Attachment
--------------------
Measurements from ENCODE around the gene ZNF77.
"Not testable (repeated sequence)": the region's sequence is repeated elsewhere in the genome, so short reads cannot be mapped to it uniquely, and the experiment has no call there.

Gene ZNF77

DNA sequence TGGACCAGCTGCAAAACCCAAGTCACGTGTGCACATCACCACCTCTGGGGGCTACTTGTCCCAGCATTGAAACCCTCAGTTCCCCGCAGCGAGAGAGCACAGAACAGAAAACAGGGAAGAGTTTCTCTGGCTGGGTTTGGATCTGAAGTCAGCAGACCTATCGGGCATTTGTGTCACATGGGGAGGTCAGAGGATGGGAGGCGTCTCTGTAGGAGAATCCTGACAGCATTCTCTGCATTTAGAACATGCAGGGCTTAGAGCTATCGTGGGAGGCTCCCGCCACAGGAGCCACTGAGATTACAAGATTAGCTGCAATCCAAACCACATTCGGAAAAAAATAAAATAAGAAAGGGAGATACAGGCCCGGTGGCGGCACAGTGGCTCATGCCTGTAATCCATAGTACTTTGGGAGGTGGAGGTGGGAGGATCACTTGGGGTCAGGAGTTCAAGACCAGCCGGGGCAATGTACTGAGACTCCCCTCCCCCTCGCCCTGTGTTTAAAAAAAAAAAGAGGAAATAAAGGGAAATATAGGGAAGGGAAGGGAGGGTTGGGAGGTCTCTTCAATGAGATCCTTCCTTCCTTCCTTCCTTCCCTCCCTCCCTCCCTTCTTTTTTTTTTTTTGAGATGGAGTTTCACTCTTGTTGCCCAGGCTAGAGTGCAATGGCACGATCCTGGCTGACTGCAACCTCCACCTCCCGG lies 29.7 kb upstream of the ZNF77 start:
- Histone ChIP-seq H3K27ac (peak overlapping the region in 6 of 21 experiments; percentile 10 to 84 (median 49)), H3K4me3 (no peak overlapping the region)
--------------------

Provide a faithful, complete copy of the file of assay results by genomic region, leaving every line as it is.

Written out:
Measurements from ENCODE around the gene ZNF77.
"Not testable (repeated sequence)": the region's sequence is repeated elsewhere in the genome, so short reads cannot be mapped to it uniquely, and the experiment has no call there.

Gene ZNF77

DNA sequence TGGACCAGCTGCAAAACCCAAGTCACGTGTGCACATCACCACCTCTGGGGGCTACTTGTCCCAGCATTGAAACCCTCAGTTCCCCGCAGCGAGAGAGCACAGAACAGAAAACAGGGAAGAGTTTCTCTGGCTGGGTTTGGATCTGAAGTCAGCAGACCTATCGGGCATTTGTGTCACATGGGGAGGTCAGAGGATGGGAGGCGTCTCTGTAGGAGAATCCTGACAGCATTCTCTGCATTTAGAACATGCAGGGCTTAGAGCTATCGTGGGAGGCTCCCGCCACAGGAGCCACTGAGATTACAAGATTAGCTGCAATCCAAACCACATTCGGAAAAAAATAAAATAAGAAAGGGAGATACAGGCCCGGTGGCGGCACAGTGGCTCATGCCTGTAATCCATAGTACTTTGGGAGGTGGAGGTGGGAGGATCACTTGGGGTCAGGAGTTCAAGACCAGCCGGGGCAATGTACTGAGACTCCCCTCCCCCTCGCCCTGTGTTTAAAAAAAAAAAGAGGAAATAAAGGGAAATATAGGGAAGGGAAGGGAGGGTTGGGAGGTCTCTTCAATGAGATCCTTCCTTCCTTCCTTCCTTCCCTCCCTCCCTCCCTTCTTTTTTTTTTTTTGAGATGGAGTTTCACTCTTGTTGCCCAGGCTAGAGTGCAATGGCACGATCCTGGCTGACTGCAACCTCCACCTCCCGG lies 29.7 kb upstream of the ZNF77 start:
- Histone ChIP-seq H3K27ac (peak overlapping the region in 6 of 21 experiments; percentile 10 to 84 (median 49)), H3K4me3 (no peak overlapping the region)